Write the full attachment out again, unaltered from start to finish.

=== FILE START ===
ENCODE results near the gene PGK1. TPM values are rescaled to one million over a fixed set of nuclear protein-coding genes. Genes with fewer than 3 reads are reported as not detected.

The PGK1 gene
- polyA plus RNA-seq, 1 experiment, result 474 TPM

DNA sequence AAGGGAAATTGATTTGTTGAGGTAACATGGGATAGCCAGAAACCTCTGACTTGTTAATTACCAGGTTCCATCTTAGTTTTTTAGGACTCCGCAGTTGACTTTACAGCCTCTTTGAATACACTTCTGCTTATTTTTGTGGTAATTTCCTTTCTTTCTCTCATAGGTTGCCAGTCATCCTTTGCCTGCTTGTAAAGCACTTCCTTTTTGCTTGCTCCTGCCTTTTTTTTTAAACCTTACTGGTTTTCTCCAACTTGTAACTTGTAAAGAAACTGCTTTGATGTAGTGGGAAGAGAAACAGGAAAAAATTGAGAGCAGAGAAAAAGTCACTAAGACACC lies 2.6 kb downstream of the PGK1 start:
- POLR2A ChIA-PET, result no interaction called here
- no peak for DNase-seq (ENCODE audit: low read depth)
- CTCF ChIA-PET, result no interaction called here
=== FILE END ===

ENCODE results near the gene PGK1. TPM values are rescaled to one million over a fixed set of nuclear protein-coding genes. Genes with fewer than 3 reads are reported as not detected.

The PGK1 gene
- polyA plus RNA-seq, 1 experiment, result 474 TPM

DNA sequence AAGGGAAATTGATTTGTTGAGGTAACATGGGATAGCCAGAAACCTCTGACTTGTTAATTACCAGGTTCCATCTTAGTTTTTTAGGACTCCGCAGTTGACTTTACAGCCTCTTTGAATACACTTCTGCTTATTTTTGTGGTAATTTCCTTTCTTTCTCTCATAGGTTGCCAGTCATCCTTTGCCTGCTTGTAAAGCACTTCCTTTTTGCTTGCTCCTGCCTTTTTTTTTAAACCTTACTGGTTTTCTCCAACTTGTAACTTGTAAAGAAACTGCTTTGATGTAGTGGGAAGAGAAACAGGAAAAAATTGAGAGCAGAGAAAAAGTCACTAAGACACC lies 2.6 kb downstream of the PGK1 start:
- POLR2A ChIA-PET, result no interaction called here
- no peak for DNase-seq (ENCODE audit: low read depth)
- CTCF ChIA-PET, result no interaction called here